HOUSTON — All in all (and, at three hours, all was a lot), it wasn’t a bad night for the home team, defined here as the two Texans struggling to stay relevant in the Democratic presidential nomination race.

Former U.S. Rep. Beto O’Rourke of El Paso was aggressive on gun control, a position that plays well among Democrats. And former San Antonio Mayor and Housing and Urban Development Secretary Julián Castro was aggressive on front-running Joe Biden, the ex-veep with whom Castro served in the Obama administration.

Did either Texan do anything to move beyond the single-digit netherland in which they’ve been mired? We’ll see. Doubtful. One debate does not a winning campaign make. But one debate can sink a candidacy. To me, neither O’Rourke nor Castro sank themselves at this third debate.

In pushing a position that probably does sink any chance he might have of bailing out of the presidential race and coming home to re-run for the U.S. Senate in a state with a strong gun culture, O’Rourke defended his call for a mandatory buyback of assault weapons, a position that differentiates him in the crowded Democratic field.

Asked if he’s calling for gun confiscation, he said, “I am, if it’s a weapon that was designed to kill people on a battlefield.”

The forceful, impassioned words — does O’Rourke have any other kind? — came on a debate stage where several other candidates congratulated him for his efforts in the wake of the recent mass shooting in his hometown of El Paso.

In gripping detail about what a high-velocity bullet does — “shreds everything inside of your body because it was designed to do that so that you would bleed to death on a battlefield not able to get up and kill one of our soldiers” — O’Rourke said, "Hell yes, we’re going to take your AR-15, your AK-47, and we’re not going to allow them to be used against other Americans anymore.”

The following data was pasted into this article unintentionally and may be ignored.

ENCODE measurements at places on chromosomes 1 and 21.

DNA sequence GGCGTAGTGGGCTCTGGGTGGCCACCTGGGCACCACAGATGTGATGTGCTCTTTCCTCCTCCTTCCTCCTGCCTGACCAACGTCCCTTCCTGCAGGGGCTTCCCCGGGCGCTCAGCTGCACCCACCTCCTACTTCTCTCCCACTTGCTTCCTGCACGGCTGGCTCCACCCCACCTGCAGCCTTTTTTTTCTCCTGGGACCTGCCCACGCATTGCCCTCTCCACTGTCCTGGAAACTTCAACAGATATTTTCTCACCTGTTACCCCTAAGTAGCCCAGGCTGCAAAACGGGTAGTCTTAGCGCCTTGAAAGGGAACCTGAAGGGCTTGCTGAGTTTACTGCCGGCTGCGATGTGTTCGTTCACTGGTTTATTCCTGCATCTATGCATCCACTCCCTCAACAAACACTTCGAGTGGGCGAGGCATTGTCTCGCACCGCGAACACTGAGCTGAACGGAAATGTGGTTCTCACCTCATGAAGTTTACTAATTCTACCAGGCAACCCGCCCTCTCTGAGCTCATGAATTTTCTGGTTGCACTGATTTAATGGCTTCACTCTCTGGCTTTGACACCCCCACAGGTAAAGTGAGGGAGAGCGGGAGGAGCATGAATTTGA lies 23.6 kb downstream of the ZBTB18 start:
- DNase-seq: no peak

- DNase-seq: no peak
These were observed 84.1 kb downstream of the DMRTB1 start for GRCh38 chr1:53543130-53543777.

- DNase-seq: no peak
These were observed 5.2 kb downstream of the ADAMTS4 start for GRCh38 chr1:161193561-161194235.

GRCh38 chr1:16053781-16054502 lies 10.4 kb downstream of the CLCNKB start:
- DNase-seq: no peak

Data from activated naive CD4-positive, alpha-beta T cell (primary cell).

Castro’s strongest moments came in a head-to-head battle with Biden sparked by questions about Obama’s high rate of deportations, a reality from which Biden has sought to distance himself.

“My problem with Vice President Biden … is every time something good about Barack Obama comes up,” Castro said, “he says, ‘Oh, I was there, I was there, I was there. That’s me, too.’ And then every time somebody questions part of the administration that we were both part of, he said ‘Well that was the president.’ I mean, he wants to take credit for Obama's work but not have to answer to any questions.”

Too much? Too aggressive? To some ears, perhaps. But such is the plight of a single-digit candidate when he has a chance to go face-to-face with the frontrunner.

And, for the record, in the face of other questions about Obama administration decisions, Biden said, “I stand with Barack Obama all eight years, good, bad and indifferent. That's where I stand. I did not say I did not stand with him.”

Both Texans did well, for what it’s worth at a point when both are persistently mired near the bottom of the polls. Castro was solid. O’Rourke (pre-warned there’d be no delay) didn’t drop a freakin’ F bomb.

We’re at an odd, yet potentially critical, point in the 2020 race. Some voters have seen and heard plenty from all the candidates. For others, events like the Thursday debate are still early glimpses. And yet others are already lined up behind candidates who could be long gone before any ballots are printed. So second choices matter.

For the two candidates who were playing on their home-state turf, this debate was a pivotal step in their immediate goal: Avoiding moving from also-running to also-ran. Sometime, maybe sometime soon, it’s all about survival, and candidates with long-term plans are forced to become more concerned with day-to-day survival and keeping the staff paychecks from bouncing.

For now, Beto’s best shot might be as the back-up Biden as the relatively middle-of-the-road (though perhaps less so now with his mandatory weapon buyback program) white male who can become a top choice for some if (when?) Biden falters. There’s only a chance of that happening every time the ex-veep Biden opens his mouth and cranks up the gaffe machine.

Castro also has a route up the polls. He’s the only Hispanic in the field and, though it hasn’t done much for him so far, it’s generally not a bad thing to be in a crowded Democratic field.

But Castro has to show he is far more than the only Hispanic in the race. And O’Rourke has to show he is far more than a great stump speaker.

Both made some progress Thursday night. Now we'll see if it's enough progress to help them to still be when Iowa and New Hampshire roll around.